moth plastic eating

Moths will save us from Plastic Bag waste! Or will they...?

Exciting news came out of research in Spain this week: certain moth larvae are able to consume plastic bags, leaving no residue and significantly cutting down the seemingly endless lifespan of the much derided carrier bag.

Now, before we all head out into the streets rejoicing, let's take a moment to 'digest' this news.

The Greater Wax Moth is normally (as it's name suggests) quite happy eating it's way through beeswax, much to the annoyance of beekeepers across the country. They are also bred as fishing bait commercially. It was found that when left amongst LDPE (Low density poly-ethylene, or plastic) bags, they would eat their way through with ease.

Naturally, you would immediately think that these 'wax worms' can be reproduced in massive quantities, to enable them to munch through our tonnes of plastic waste currently in landfill. it could spell the end of shock photos of Turtles chewing on plastic carriers, we could even go back to getting carrier bags for free in the supermarkets! However, there are more than a couple of significant 'holes' in this idea.

Plastic waste is a very general term. When you mention plastic waste, you immediately think of Carrier bags, then possibly plastic bottles and general plastic packaging further down the line. Plastic waste made up only 1.6% of our household sent-to-landfill waste in 2012. Any notion that a wax moth larvae will be able to consume anything other than plastic carrier bags (such as more rigid plastic bottles and food packaging) is totally unfounded, and unrealistic. This also leaves the question of what is in the other 98.4% of our landfill waste? We'll address that another day.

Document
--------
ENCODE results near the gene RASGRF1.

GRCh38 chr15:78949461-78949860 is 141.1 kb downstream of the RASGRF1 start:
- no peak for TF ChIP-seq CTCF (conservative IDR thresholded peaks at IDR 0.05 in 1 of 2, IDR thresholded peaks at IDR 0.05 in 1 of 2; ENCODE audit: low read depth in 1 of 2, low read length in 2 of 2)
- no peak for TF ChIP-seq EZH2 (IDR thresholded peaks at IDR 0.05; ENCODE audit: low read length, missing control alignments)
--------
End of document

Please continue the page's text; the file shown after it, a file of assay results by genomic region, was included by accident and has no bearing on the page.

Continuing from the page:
To allow these 'super larvae' to combat plastic bag waste, you would need billions of them chomping away 24/7. At the rate given in the recent study, one wax worm would typically get through 2 milligrams of plastic per day. If we release billions of the larvae into the outside environment, you can pretty much wave our bee population goodbye. They are a parasite to bees, plain and simple. 

When last measured in 2014 (before carrier bag tax introduced in England), plastic carrier bag waste amounted to only 0.2% of all landfill waste. This begs the most important question: If wax moth larvae are to be used to 'consume' this tiny percentage, what percentage of the UK bee population will suffer?

So in conclusion, it's time to put the bunting away. We're still stuck with the waste. For now.

A much more sensible option is to carry on recycling your carrier bags. Remember, they are still a much more eco-friendly option than Paper (as plastic is a by product of Oil refining) and once they've been used as a carrier bag, they make an excellent bin liner!


Bag Eating Caterpillars? 

Bag Eating Caterpillars?